[THE INVESTOR] These days, many people make a habit of checking the levels of fine dust in the air, as the country is often swept by a blanket of hazardous particulate materials.
The air pollution problem has become a headache for President Park Geun-hye as people struggling with hazy air filled with harmful pollutants vent their anger against the government.
Park called for a package of “extraordinary” measures to address the problem, and officials announced some measures -- they called them “action plans” -- last week. Regrettably, the measures fall far short of restoring confidence in the government’s ability and commitment to clean the air.
The government announcement was highlighted by plans to increase use of environmentally friendly cars like electric vehicles and facilitate scrapping of decrepit diesel-driven automobiles. Altogether, the government plans to spend 5 trillion won ($4.35 billion) by 2020 on the endeavors.
More specifically, people who scrap their old diesel cars and buy new ones will pay only 30 percent of the special excise tax levied for the purchase. More diesel buses will be replaced by those driven by compressed natural gas vehicles.
Some of the plans, however, either are the same ones officials had mentioned previously, or lack details. Put simply, the measures are not substantial enough to allay the growing public concerns about air quality.
For instance, few would agree that the plan to expand charging facilities to facilitate increase of electric vehicles -- which has long been a key part of the government’s efforts to foster the use of clean energy -- is an “extraordinary” step to deal with the fine dust problem.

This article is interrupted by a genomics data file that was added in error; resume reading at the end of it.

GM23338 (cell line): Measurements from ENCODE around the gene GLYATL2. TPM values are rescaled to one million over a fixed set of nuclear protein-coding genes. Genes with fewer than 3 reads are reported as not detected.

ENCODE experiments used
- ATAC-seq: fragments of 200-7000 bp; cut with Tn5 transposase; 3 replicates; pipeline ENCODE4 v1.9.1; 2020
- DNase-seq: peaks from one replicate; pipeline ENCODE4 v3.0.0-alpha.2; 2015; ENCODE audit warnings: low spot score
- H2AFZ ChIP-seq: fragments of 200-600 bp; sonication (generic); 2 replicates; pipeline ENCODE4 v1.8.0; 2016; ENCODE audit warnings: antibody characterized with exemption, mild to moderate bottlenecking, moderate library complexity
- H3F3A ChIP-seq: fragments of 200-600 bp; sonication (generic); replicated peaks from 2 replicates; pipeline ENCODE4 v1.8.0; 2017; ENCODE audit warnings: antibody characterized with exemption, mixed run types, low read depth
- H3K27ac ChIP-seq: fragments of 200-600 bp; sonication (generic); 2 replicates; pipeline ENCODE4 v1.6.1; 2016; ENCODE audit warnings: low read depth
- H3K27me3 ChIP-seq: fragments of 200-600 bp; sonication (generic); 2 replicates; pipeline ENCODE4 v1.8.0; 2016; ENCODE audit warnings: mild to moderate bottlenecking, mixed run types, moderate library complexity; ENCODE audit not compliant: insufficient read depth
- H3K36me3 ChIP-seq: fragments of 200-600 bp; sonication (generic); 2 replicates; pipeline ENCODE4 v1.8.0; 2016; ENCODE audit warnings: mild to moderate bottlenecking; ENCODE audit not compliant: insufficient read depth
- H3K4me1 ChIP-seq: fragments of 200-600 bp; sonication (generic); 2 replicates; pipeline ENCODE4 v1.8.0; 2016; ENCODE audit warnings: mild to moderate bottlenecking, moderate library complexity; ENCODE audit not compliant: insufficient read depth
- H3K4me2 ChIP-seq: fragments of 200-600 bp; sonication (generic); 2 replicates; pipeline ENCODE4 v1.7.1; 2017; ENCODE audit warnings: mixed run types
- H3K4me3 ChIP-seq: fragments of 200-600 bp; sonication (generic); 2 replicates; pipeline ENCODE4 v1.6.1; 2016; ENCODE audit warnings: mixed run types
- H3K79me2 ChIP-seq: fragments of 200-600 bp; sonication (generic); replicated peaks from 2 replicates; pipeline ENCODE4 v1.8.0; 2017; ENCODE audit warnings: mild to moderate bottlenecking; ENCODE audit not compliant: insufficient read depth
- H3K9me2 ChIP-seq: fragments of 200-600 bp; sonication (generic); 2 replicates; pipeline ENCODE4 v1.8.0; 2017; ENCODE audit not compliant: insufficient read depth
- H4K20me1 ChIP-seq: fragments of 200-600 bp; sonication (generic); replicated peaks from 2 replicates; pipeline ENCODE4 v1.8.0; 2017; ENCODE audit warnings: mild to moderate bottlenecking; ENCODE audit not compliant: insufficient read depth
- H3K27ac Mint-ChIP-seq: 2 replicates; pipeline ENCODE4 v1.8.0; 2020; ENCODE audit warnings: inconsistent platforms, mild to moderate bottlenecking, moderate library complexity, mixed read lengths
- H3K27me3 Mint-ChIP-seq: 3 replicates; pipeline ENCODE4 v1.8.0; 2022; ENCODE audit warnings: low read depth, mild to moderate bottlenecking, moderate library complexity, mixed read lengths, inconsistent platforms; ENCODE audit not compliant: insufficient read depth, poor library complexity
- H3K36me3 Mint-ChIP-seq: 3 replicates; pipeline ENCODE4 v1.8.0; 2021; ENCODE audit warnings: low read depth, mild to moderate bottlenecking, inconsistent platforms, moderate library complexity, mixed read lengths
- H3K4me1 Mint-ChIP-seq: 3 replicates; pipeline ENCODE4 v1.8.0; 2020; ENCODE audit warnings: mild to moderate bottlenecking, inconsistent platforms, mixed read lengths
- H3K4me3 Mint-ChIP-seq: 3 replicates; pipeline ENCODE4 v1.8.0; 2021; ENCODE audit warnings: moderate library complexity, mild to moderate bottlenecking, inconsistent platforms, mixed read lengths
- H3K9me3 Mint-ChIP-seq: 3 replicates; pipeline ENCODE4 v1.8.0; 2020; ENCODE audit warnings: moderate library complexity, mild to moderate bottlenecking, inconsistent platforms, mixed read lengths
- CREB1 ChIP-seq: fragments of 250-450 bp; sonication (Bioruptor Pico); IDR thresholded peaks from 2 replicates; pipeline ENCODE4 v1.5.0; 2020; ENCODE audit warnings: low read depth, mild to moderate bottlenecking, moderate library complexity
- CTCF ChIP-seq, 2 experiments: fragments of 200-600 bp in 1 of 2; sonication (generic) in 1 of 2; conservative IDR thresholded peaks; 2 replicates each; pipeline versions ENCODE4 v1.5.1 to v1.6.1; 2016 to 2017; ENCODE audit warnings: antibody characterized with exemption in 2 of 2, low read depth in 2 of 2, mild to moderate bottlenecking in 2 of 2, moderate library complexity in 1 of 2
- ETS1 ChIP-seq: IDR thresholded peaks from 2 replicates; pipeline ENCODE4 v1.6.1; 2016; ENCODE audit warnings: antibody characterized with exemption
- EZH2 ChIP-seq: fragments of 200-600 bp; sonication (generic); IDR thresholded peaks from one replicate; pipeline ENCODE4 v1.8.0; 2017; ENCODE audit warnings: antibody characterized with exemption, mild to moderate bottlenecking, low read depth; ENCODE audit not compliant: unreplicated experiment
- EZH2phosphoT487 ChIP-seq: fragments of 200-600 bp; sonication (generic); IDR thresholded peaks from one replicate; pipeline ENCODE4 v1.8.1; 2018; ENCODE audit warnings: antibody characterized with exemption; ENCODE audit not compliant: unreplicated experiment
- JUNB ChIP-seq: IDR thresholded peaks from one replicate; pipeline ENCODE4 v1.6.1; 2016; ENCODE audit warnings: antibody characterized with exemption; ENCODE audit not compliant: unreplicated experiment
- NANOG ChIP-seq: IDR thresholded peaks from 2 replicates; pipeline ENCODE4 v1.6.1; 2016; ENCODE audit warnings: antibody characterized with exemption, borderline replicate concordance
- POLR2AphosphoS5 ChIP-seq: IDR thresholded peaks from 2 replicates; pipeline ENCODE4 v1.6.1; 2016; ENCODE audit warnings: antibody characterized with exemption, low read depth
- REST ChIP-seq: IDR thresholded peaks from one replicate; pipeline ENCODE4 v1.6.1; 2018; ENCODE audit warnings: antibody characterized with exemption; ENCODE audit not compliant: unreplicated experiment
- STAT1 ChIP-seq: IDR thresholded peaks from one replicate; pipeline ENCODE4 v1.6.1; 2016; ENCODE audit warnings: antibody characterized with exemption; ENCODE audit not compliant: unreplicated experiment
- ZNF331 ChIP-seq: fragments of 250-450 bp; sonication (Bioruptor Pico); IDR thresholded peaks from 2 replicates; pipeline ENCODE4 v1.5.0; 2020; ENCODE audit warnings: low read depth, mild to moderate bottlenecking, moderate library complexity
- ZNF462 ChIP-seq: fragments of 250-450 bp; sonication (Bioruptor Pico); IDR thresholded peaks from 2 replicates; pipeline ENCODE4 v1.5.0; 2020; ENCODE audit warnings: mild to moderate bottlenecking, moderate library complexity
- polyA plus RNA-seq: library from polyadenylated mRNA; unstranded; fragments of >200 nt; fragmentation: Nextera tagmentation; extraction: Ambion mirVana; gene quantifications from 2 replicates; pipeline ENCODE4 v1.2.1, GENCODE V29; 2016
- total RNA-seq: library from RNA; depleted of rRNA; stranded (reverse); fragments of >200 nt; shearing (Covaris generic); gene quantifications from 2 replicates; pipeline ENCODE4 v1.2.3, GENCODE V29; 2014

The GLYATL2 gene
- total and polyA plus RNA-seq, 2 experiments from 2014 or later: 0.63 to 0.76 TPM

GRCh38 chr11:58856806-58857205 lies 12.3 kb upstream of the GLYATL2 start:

There were more half-baked plans as well, such as one to limit the entry of old diesel-powered vehicles into the Seoul metropolitan area. The only fact is that the local governments of Seoul, Gyeonggi Province and Incheon have agreed on the idea of setting a low-emissions zone, while detailed “action plans” have yet to be formulated.
The plans to curb fine-dust emissions from coal-powered electricity generation plants also lacked detailed action programs, as they only outlined vague goals like the shutdown of plants that have been in operation for 30 years or more and toughening permissible emissions levels.
Such mediocre measures fall far short of mitigating the concerns of residents in places like Seosan and Taean in the West Coast, where fine dust from nearby coal power generation plants poses serious environmental and health threats.
Clean air is a basic human need and the government has a duty to satisfy the need. Officials should come up with genuinely extraordinary measures.